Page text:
The UK's Information Commissioner's Office has fined Bupa £175,000 after an investigation found the health insurer failed to have "effective security measures in place to protect customers' personal information" in the wake of a massive breach that saw a rogue employee extract data and put it up for sale on the dark web.
The employee accessed the sensitive information of 547,000 global customers – including almost 20,000 Australians – during January and March 2017 through Bupa's customer relationship management system, SWAN. At the time, the repository stored records relating to 1.5 million people and was used to manage claims under customers' international health insurance policies.
The employee sent "bulk data reports" to his personal email account, according to the UK regulator, including information on names, dates of birth, nationality and email addresses.
An external partner spotted the records for sale on a popular dark web site reported to have had more than 400,000 users - it was shut down by US authorities in July last year.
According to information released by the ICO, the advertisement for the data read:
"DB [database] full of 500k+ Medically insured persons info from a well-known international blue chip Medical Insurance Company. Data lists 122 countries with info per person consisting of Full name, Gender, DOB, Email Address plus Membership Details excluding CC Details."
The ICO found that Bupa was not "routinely" monitoring the SWAN activity log and was unaware of an error in the system that meant they were unable to spot unusual activity, such as the extraction of large amounts of data.
[Read more: Rogue employee causes massive data breach at Bupa Global, with 20,000 Australians caught up in the leak | “Yet another wake-up call”: Privacy Commissioner releases new data breach report, with health sector top of the list]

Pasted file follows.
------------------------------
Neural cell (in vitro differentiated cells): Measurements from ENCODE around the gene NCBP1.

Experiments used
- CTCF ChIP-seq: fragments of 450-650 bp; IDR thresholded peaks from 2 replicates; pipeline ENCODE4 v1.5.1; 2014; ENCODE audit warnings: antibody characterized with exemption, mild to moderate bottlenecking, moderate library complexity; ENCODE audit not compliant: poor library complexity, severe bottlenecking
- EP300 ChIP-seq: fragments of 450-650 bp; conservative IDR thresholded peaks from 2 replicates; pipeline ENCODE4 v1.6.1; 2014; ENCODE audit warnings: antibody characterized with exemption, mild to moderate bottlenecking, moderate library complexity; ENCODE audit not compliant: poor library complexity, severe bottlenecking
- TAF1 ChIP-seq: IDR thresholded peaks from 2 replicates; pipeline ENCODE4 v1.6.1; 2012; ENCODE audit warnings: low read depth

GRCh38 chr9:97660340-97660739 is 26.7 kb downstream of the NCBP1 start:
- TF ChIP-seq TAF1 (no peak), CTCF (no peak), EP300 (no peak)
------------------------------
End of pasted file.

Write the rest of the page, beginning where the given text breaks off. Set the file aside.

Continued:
The watchdog said its investigation uncovered "systemic failures in Bupa's technical and organisational measures".
"Bupa failed to recognise that people's personal data was at risk and failed to take reasonable steps to secure it," ICO Director of Investigations Steve Eckersley said.
"Our investigation found material inadequacies in the way Bupa safeguarded personal data. The inadequacies were systemic and appear to have gone unchecked for a long time. On top of that, the ICO's investigation found no satisfactory explanation for them.”
The employee has since been dismissed and UK police have issued a warrant for his arrest.
The ICO said the incident was dealt with under the Data Protection Act 1998 and not the General Data Protection Regulation and 2018 Act replacing it in May this year due to the timing of the breach.
A representative for Bupa Global said in a statement:
"We accept this decision by the ICO and have cooperated fully with its investigation. We take our responsibility for protecting customer information very seriously. We have since introduced additional security measures to help prevent the recurrence of such an incident, reinforced our internal controls and increased our customer checks."
Meanwhile, the ICO has released guidance on how to keep IT systems safe and secure, looking at computer, email and fax security and staff training.
Originally published on Mobihealthnews UK, a sister publication of HITNA.